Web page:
South Sudanese refugees return to continued devastation

By May 8, 2013

South Sudan (MNN) — War: with it comes the picture of destruction. Long after the conflict is over, the scars remain in a nation.

For South Sudan, the challenge is to be able to stand on its own two feet. Social issues are prevalent but usually encompass the adult population. However, among the social issues troubling South Sudan today: street children.

Thousands of homeless kids pose a delicate but serious challenge that begs the question: whose responsibility is it to take care of them? Kids Alive International Vice President of Operations Matt Parker says while the government is trying to respond, they just don't have enough resources. That leaves the private sector. "All of us, as Christians, have a responsibility to do what we can, to be praying, to be supporting programs that are working with the weak and the vulnerable, and just to do what we can to show the love of Christ."

Nearly every town in South Sudan has street children. Roughly half of them were orphaned during the civil war; the rest left home due to neglect, cruelty– including domestic violence, or other rights abuses. UNICEF said homeless children in Upper Nile, Unity, and Jonglei States are especially vulnerable because of their proximity to ongoing clashes between rebel militias and the army. Parker notes that security is "an ongoing concern. There's the potential at any time, that the security situation could deteriorate."

However, he adds, "One positive thing we're seeing is that, at the moment, there is a little bit of easing of tensions between the two countries." The tensions will remain under the surface. Parker goes on to explain that tribal tensions will likely always exist. "For a lot of people, their allegiance to their tribe is stronger than their allegiance to their nationality."

Still, about two million people have returned to South Sudan since a 2005 peace agreement ended decades of civil war that is estimated to have killed around the same number. What they find when they get home is a picture of devastation. "People are coming back and they're coming back to a country where there is very little infrastructure, very few schools. A lot of people are coming back and they don't have any land, they don't have a home to come back to."

Resources that are already inadequate will be stretched even thinner. "There's huge poverty in the country. Very little education provision, in fact, about three quarters of the population of South Sudan is illiterate."

The overwhelming poverty leaves many parents unable to provide for their children. The strain of keeping families together often results in domestic abuse, says Parker. "I was reading a report recently which estimates that about 50% of the children that end up on the streets in South Sudan have experienced violence in the home, so that is a significant issue."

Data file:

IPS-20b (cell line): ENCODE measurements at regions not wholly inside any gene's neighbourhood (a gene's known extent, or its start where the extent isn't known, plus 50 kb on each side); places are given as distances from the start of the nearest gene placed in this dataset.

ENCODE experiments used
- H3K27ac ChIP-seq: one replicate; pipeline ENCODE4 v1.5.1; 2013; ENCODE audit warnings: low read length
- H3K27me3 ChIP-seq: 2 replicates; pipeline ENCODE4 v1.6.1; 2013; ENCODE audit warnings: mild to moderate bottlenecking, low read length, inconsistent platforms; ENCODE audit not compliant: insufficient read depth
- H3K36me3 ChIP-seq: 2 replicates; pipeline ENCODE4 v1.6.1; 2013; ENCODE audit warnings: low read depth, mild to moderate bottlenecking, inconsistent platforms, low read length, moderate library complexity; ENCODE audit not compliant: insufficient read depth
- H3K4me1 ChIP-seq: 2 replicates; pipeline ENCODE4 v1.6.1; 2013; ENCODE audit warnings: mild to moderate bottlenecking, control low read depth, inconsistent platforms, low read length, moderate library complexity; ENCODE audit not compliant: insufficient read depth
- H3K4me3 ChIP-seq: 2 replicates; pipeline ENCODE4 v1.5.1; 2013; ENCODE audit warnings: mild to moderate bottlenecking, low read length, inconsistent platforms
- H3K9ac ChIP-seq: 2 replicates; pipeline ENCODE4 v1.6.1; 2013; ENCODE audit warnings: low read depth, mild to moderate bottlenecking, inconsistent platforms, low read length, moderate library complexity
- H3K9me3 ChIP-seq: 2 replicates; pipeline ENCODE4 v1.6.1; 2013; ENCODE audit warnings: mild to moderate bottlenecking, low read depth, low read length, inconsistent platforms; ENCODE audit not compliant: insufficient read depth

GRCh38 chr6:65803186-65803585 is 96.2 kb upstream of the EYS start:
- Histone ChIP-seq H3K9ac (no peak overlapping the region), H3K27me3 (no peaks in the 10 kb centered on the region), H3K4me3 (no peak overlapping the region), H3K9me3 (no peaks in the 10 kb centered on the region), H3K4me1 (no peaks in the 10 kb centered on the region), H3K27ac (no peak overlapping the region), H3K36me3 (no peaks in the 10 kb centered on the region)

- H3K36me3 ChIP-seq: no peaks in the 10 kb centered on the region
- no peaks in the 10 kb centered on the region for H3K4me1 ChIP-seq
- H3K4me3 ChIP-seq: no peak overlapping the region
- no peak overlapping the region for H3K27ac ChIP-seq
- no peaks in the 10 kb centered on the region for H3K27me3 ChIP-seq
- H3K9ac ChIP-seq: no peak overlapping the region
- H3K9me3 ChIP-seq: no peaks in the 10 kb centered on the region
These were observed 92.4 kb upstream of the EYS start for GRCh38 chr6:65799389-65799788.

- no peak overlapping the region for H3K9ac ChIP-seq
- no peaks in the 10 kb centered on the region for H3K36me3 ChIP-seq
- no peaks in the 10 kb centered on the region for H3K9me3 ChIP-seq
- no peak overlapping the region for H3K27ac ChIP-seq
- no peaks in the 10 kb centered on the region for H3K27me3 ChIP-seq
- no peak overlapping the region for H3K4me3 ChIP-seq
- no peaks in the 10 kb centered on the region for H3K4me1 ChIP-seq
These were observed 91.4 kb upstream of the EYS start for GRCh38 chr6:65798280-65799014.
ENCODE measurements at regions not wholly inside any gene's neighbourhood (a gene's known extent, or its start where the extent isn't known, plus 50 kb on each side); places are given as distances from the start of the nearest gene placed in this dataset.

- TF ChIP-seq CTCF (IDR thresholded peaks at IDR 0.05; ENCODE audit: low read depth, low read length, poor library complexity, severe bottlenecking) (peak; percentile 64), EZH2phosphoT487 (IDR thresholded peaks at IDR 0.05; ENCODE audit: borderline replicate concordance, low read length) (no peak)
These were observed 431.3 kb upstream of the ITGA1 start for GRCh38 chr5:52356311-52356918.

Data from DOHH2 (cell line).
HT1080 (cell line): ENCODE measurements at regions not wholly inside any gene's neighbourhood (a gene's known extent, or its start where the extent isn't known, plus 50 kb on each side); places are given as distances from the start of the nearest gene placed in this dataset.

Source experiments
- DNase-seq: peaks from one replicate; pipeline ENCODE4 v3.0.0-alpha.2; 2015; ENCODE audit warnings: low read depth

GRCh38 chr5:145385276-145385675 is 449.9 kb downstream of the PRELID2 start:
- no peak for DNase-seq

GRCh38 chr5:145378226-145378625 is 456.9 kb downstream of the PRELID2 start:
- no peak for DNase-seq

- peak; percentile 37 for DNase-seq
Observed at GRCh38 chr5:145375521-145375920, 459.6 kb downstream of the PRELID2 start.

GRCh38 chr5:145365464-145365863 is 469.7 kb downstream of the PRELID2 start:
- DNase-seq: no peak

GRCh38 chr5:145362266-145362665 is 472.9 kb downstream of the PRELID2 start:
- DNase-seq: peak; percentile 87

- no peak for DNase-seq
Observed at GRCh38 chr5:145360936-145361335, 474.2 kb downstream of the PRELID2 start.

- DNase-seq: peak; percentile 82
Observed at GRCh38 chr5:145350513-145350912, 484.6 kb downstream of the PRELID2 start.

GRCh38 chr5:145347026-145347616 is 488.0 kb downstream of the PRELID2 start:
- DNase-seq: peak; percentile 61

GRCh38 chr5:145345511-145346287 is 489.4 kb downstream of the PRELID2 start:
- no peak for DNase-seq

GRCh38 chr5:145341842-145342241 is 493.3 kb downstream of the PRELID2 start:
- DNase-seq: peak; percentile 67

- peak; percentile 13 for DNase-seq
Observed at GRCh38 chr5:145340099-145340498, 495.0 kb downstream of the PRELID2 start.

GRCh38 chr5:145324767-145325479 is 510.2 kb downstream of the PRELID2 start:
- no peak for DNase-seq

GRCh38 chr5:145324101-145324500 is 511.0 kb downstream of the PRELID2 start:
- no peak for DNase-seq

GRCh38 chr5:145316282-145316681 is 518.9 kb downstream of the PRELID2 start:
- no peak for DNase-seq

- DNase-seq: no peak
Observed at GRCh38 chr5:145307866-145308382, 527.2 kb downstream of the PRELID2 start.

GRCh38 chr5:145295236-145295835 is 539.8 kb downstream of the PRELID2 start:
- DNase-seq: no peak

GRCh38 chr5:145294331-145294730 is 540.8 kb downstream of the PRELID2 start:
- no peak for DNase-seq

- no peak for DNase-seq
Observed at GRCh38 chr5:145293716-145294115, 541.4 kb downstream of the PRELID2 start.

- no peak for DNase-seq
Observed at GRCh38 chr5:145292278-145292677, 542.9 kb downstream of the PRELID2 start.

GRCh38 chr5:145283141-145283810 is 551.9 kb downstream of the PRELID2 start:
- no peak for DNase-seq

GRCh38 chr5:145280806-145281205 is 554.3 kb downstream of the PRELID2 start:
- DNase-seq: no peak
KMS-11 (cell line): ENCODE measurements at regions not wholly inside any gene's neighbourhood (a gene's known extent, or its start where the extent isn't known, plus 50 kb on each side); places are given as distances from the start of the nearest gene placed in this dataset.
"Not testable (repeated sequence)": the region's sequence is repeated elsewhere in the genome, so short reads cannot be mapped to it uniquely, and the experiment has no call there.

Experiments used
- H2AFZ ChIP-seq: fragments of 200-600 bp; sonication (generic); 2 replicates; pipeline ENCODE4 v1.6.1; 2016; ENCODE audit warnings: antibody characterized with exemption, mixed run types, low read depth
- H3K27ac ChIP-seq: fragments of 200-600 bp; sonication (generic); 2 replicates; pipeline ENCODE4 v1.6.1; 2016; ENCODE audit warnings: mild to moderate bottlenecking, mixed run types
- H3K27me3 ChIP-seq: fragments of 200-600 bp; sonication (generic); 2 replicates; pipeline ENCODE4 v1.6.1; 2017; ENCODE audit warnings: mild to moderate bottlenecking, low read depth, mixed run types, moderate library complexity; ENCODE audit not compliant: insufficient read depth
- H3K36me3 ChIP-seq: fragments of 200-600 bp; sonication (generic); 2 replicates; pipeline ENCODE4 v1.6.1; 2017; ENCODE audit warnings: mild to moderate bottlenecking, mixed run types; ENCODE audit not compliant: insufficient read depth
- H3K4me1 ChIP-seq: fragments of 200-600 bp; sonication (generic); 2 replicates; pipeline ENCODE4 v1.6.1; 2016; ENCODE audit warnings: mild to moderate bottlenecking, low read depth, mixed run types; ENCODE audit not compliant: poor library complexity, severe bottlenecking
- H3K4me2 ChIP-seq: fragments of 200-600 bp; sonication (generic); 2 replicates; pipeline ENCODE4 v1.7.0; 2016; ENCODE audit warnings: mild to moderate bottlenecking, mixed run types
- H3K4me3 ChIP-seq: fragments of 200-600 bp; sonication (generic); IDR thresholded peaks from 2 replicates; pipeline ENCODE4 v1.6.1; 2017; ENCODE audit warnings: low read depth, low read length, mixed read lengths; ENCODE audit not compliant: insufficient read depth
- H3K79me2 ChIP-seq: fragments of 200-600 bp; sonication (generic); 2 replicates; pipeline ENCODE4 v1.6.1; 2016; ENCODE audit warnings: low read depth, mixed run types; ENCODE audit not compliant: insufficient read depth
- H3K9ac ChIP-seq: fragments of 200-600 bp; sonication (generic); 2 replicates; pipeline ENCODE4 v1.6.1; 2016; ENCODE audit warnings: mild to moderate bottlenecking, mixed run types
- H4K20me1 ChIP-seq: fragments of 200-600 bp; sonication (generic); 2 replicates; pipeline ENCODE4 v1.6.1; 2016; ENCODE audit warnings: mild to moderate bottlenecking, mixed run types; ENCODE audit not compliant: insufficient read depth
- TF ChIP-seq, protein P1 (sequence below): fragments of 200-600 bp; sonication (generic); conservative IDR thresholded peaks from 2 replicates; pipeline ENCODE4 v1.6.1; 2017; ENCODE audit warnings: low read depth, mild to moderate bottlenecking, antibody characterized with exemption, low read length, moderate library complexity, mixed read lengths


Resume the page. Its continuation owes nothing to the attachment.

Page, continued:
So, the children turn to the streets to escape and take their chances on survival. This is where Kids Alive International steps in. Parker says, "What we've been trying to do for the last seven years is to work with a group of children in Wau, taking these kids off the streets; we've provided them with a loving home in which to grow up."

Kids Alive focuses on the entire child. Just like Jesus, their team is concerned about the empty tummies of children as much as their empty hearts. They focus on meeting the physical, emotional, AND spiritual needs of each child through Christ-centered care, education, and ministry. Parker is enthusiastic about what a difference intervention like this makes in these lives. "I was there last week just to see the change in these children. When they come to us, they come from the most desperate circumstances, and to see the transformation in their lives is wonderful."

Some of that transformation can be attributed not only to a secure home environment, but also to the fact that "they're in school," says Parker. "They're doing well socially, with their development, but also their relationship with Christ. They're very involved in the local church. For many of them, they have a very real relationship with Christ."

Christian caregivers in the Children's Homes (20 kids), Care Centers (serving about 40 kids), and Schools nurture and encourage these children to become faithful followers of Jesus that give hope to their community. There will always be need, and the program is expanding to try to meet at least some of the needs. "We're looking to develop education programs and get other children in the community back to school, and we're looking to be working with families and supporting whole families in this community." Plus, notes Parker, "We're in the process of constructing a new children's home which will allow us to take in 16 children during that first phase, and then another 16 during the second."

Thousands of children trying to survive on the streets are at constant risk from abuse, disease, injury from gangs, and forced prostitution.

Kids Alive is part of the solution; the Gospel provides the rest. "Be praying for the kids we have in the programs right now, that we would see transformation in them and that they would put their faith in Christ as well as reaching their full potential."

Click here for details about KAI in South Sudan.

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